The Philadelphia Saturday Museum Woodcut


Woodcut Engraving of Edgar Allan Poe

Woodcut engraving of Edgar Allan Poe from the Philadelphia Saturday Museum, March 4, 1843.

This nearly full-length woodcut portrait of Edgar Allan Poe accompanied an article by Poe’s friend, Henry B. Hirst in the Philadelphia Saturday Museum for February 25, 1843. It survives only in two forms, a partial pasted printer’s copy of the article from February 25, 1843 and a complete and apparently unique copy of the full issue, reprinted on March 4, 1843. The former is in the collections of the Poe Foundation of Richmond and the latter in the Library of the University of North Carolina. It is reprinted here, with permission, from the Poe Foundation copy. (In the original, a facsimile of Poe’s ornate “Edgar A. Poe” signature appears beneath the chair.)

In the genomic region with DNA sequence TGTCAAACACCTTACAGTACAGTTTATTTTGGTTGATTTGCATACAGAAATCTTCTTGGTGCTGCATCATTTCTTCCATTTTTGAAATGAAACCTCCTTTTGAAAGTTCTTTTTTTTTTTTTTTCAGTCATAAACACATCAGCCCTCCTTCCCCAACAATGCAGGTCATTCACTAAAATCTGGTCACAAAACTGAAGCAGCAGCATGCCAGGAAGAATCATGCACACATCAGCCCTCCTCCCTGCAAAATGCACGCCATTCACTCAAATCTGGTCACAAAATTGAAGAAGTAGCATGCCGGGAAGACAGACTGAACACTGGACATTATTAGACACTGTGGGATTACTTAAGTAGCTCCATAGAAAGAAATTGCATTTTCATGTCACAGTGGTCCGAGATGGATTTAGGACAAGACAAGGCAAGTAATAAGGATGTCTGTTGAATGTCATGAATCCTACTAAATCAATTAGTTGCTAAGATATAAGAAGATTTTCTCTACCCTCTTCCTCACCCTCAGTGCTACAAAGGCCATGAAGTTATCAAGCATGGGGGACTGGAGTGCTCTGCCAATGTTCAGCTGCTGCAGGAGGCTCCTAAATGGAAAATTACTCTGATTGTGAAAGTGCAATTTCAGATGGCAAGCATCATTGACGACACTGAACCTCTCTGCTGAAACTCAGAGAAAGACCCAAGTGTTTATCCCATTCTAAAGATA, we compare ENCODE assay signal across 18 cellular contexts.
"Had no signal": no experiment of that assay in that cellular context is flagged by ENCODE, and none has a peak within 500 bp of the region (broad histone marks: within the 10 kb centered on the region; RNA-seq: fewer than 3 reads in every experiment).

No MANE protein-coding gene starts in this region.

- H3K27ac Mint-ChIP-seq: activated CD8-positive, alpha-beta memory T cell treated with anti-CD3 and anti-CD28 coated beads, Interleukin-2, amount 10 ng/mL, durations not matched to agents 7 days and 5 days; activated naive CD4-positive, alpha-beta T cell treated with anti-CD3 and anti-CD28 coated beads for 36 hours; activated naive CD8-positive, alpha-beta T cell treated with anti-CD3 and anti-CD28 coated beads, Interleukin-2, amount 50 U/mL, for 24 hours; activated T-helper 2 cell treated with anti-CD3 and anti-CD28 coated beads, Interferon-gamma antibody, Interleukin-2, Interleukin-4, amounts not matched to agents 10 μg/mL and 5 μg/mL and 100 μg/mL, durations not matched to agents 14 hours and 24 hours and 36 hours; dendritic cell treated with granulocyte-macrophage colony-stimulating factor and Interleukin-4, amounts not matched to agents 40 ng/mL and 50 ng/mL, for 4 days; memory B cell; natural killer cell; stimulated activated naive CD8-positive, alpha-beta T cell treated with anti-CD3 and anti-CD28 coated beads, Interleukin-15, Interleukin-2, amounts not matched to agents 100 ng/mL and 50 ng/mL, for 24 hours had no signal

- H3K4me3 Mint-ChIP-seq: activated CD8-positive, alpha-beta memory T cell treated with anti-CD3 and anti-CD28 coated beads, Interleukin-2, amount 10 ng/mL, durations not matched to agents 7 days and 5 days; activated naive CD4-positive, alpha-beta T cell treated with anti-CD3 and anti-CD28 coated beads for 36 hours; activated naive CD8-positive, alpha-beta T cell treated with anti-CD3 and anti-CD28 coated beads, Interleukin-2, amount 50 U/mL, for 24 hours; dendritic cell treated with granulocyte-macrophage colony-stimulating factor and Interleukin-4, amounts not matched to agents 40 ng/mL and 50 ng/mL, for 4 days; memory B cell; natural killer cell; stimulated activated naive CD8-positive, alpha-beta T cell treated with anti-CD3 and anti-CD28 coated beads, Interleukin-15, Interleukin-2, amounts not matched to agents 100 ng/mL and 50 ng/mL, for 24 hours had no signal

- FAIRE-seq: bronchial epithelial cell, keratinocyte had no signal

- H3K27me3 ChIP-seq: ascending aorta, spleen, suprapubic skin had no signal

This is the first portrait of Poe published during his lifetime. The second is from Graham’s Magazine in 1845.

That Poe was unhappy with the portrait is clear from his letters at the time. To F. W. Thomas, he wrote, “Herewith I forward a Saturday Museum containing a Biography and caricature, both of myself. I am ugly enough God knows, but not quite so bad as that” (Poe to F. W. Thomas, February 25, 1843, Ostrom, Letters, p. 223). To J. R. Lowell, Poe noted that the portrait, “. . . does not convey the faintest idea of my person” (Poe to J. R. Lowell, Oct. 19, 1843, Ostrom, Letters, p. 239).

Michael Deas feels that the woodcut was probably based on an otherwise unrecorded and now missing variant of the “Mc Kee” daguerreotype (Deas, Portraits, p. 16).



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